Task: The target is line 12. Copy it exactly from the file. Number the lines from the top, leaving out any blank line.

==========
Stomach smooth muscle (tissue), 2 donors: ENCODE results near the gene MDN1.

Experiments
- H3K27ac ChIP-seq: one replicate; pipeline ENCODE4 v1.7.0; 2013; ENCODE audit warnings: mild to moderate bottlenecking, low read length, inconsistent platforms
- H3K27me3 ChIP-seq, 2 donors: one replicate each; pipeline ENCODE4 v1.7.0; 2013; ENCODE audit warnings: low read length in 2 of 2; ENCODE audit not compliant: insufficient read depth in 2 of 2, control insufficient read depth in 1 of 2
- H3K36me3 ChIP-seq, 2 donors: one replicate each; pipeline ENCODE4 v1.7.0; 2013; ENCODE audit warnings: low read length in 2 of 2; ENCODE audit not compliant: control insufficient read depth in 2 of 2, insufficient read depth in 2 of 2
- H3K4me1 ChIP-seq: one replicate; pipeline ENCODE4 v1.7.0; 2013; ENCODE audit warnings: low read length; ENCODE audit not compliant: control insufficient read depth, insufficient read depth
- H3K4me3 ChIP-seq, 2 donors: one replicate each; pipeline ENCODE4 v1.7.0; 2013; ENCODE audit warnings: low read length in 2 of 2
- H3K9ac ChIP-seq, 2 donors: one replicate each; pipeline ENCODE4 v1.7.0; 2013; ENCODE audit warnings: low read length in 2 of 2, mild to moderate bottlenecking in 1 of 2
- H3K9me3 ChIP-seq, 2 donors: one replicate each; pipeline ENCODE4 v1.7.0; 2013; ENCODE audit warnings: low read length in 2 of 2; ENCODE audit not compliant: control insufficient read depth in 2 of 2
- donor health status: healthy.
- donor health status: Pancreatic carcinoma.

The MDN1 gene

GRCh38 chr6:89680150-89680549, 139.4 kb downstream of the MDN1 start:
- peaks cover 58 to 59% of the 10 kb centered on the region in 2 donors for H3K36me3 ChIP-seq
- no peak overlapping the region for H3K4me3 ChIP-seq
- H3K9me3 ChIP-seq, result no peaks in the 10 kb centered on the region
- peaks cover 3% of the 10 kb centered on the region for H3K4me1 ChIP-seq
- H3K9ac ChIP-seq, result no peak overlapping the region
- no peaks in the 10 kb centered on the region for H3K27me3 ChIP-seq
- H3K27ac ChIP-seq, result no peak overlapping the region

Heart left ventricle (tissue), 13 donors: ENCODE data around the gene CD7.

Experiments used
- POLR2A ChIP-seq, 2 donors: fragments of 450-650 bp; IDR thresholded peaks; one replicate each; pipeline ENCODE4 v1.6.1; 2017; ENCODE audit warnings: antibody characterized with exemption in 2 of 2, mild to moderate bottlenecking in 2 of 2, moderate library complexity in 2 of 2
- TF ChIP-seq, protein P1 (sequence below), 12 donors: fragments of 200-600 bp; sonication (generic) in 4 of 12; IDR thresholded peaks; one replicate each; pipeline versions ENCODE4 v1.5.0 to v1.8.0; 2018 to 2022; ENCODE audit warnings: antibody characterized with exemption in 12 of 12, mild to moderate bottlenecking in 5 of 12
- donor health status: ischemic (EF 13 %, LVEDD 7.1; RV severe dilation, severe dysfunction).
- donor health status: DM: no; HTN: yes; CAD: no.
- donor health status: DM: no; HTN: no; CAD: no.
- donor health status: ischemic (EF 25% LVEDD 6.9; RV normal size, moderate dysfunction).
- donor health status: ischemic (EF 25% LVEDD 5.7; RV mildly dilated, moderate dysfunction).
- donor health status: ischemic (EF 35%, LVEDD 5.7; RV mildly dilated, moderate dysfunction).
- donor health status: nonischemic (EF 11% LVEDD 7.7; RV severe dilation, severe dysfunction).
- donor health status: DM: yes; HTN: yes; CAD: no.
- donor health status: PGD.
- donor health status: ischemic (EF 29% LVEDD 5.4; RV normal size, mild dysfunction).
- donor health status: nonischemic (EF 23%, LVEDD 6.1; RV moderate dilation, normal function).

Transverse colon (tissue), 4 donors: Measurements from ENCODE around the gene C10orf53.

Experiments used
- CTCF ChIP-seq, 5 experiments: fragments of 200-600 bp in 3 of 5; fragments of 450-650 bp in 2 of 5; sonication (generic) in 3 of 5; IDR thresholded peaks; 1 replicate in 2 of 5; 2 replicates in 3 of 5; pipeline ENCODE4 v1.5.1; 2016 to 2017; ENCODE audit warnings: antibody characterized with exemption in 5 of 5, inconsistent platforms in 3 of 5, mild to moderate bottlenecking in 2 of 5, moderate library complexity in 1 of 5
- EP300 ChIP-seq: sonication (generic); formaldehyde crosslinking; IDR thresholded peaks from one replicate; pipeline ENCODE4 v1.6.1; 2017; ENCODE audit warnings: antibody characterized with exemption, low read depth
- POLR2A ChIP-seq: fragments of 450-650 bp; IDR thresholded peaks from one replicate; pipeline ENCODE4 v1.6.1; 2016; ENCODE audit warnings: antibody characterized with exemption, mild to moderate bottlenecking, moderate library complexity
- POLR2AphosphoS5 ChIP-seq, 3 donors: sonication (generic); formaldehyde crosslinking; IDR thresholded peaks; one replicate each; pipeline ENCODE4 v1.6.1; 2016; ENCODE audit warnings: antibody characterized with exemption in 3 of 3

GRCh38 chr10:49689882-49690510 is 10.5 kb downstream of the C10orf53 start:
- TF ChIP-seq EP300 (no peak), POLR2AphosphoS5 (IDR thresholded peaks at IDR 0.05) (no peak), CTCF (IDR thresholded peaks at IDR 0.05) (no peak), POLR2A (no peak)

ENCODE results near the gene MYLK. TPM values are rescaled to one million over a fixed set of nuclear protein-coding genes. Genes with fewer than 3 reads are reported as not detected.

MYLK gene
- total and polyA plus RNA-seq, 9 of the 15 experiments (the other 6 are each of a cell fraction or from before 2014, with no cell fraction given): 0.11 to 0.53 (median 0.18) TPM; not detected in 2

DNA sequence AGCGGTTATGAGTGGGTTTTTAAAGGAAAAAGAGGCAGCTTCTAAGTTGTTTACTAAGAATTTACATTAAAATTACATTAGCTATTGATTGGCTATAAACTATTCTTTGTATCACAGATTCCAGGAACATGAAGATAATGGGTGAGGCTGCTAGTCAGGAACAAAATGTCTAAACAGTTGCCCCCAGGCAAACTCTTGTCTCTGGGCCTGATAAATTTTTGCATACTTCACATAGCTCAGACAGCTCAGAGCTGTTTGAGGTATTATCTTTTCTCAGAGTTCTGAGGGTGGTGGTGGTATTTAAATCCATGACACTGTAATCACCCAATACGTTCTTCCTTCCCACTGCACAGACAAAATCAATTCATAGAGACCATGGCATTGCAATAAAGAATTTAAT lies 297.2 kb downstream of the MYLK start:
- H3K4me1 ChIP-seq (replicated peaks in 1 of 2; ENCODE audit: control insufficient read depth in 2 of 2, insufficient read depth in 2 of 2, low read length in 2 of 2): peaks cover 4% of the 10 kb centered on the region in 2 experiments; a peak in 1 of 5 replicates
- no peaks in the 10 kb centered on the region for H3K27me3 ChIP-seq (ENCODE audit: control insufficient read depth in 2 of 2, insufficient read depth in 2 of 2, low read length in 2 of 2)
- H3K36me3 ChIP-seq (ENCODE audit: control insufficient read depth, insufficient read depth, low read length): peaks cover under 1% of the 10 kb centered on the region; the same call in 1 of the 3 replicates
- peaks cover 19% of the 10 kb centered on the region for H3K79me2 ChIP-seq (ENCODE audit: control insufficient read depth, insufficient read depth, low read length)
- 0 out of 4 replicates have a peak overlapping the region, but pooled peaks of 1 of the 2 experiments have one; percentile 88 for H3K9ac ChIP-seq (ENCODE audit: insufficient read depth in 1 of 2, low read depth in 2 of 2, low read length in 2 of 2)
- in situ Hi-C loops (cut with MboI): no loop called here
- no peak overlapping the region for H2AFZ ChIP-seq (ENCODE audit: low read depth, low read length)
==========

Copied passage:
The MDN1 gene